I’ve always loved to write, and sold my first book –The Mercenary– in 1993. A couple of years later I sold my interior design business in San Francisco to write full time. I write three different worlds. T-FLAC, my counterterrorists, Cutter Cay, underwater treasure hunters, and Lodestone, in which a main character has a sixth sense after a near death experience, giving him the ability to see the GPS location of a lost object or person. Currently I’m writing book # 36.

Marlene: Describe a typical day of writing? Are you a planner or pantser?

Cherry: I’m a Night Owl. I come alive at about 10 P.M. and then fall into bed at about 6 or 7 A.M. As long as I get about 8 hours sleep it doesn’t matter when or how I manage them. When I’m on a deadline (which is most of the time) I sleep in four or five hour stretches, and write in-between.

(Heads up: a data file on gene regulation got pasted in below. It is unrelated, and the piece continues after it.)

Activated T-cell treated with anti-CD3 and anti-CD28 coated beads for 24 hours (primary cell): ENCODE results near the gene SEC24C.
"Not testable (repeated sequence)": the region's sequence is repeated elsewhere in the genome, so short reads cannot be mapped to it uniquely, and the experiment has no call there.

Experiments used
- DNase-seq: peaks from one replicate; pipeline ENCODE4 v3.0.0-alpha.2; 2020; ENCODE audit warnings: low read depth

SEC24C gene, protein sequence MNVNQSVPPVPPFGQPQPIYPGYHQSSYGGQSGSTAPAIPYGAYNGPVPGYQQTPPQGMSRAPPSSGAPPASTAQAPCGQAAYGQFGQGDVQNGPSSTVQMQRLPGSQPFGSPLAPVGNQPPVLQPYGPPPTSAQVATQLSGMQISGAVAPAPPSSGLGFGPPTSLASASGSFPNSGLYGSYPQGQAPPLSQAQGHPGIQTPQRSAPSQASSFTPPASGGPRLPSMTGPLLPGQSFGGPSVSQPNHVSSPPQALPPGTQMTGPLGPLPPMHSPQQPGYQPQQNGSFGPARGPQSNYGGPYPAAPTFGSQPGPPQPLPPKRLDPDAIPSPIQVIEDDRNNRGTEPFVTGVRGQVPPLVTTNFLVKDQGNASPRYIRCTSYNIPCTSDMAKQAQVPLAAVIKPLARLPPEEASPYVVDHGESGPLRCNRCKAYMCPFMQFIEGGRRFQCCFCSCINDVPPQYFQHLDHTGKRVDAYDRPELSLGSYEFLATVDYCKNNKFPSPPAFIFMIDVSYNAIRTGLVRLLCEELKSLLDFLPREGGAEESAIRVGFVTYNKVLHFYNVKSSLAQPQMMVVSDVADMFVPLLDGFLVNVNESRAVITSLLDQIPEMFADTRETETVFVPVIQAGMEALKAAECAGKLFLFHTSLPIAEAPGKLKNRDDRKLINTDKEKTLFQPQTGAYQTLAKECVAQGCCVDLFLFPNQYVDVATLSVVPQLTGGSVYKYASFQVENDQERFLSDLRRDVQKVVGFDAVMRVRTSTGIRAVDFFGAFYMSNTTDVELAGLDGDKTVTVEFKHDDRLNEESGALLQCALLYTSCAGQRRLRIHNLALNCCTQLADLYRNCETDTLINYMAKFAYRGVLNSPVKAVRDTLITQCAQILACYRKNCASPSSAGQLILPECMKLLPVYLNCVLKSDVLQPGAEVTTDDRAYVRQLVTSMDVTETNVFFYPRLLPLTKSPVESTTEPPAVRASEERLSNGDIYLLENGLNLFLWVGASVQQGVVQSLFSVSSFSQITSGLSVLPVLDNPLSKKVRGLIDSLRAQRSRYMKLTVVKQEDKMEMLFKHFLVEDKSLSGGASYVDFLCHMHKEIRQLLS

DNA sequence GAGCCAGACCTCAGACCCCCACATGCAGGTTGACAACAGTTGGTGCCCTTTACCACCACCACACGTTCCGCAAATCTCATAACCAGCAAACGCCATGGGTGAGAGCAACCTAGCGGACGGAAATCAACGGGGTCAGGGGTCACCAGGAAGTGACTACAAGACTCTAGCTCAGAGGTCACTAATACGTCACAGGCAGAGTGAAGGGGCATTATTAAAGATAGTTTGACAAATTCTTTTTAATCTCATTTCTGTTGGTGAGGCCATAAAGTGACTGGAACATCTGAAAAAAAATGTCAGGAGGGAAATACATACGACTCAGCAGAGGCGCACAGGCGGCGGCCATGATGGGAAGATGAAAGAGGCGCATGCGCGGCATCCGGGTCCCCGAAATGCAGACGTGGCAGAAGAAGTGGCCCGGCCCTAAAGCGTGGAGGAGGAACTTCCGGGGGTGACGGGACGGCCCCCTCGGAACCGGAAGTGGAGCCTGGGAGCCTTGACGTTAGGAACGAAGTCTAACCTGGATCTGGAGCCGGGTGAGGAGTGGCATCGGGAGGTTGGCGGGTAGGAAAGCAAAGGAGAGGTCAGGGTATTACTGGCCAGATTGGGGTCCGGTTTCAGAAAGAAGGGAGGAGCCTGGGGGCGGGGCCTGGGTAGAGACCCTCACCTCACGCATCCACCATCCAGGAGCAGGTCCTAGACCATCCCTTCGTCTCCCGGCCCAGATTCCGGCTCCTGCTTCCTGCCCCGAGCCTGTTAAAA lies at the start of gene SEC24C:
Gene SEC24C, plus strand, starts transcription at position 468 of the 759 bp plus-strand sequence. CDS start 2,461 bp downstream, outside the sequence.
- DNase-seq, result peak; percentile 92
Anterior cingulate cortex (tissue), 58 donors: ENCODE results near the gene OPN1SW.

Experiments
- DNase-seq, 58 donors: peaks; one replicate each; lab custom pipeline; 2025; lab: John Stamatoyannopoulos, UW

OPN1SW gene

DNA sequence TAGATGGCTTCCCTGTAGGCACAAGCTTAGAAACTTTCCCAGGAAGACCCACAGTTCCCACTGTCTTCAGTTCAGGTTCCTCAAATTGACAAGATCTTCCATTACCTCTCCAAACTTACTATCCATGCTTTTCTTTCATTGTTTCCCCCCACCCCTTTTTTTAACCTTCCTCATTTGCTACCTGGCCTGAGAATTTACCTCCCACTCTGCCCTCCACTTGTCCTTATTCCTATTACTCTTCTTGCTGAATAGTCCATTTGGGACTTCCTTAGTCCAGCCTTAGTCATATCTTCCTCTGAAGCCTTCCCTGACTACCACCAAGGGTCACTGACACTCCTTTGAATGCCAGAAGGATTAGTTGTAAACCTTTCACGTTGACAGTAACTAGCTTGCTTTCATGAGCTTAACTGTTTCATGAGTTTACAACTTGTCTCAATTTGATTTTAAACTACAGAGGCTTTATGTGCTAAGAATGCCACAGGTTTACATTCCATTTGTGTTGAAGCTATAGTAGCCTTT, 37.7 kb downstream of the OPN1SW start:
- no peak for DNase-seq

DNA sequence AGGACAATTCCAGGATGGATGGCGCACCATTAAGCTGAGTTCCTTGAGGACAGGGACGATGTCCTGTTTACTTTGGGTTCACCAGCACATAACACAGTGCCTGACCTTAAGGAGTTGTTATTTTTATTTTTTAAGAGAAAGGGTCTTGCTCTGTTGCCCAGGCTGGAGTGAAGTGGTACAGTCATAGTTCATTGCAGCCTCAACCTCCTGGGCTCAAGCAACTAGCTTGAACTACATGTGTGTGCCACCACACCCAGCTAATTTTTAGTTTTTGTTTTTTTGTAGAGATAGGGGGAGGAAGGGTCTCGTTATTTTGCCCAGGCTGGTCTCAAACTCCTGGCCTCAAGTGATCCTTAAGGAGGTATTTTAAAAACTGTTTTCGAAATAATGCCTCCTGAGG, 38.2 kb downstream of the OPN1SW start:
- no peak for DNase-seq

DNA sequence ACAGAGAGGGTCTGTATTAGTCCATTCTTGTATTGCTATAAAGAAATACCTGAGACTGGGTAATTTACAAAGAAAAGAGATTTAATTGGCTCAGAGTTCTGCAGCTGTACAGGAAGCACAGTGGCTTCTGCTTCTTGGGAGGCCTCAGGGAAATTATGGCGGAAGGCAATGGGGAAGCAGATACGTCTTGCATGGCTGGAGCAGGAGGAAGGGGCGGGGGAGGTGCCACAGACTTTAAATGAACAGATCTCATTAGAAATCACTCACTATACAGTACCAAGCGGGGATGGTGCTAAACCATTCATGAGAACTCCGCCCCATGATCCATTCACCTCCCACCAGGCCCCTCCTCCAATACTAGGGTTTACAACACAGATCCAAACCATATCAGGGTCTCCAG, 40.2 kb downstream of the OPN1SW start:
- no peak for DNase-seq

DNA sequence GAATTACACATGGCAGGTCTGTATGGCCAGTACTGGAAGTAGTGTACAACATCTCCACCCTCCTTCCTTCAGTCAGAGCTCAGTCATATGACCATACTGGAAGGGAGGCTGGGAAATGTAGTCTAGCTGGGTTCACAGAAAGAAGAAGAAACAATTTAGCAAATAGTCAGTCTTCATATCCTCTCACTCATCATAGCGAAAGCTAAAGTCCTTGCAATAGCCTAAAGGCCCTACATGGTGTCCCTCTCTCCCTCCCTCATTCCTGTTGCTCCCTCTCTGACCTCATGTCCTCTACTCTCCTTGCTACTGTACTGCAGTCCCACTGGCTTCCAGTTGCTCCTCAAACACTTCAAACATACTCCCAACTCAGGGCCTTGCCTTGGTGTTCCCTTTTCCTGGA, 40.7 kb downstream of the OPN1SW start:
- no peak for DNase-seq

I was a pantser until I sold my first book. Then I saw the error of my ways. My right brain gets annoyed when my left brain insists on logic. <g> Now I spend a week plotting and doing basic research before I even open a Word document and write Chapter One. Plotting well enables me to use my left, analytical brain before I jump into the story with both feet. Still, even when the book is well plotted, I loathe writing the first draft. It always feels as if I’m writing. One. Word. At. A. Time. Once that’s done, and I have what I need on the page, it takes a crowbar to get me away from the story as I layer and texture all the fun parts into it.

Marlene: What drew you to write romantic suspense?

Cherry: I’ve always enjoyed reading romantic suspense, and still do when I have the chance. But I consider what I write action adventure, more than romantic suspense. I love the running, chasing, shooting, wild monkey sex of action adventure. <g>

Marlene: And how do you research the military/adventure/suspense sides of the romantic suspense equation?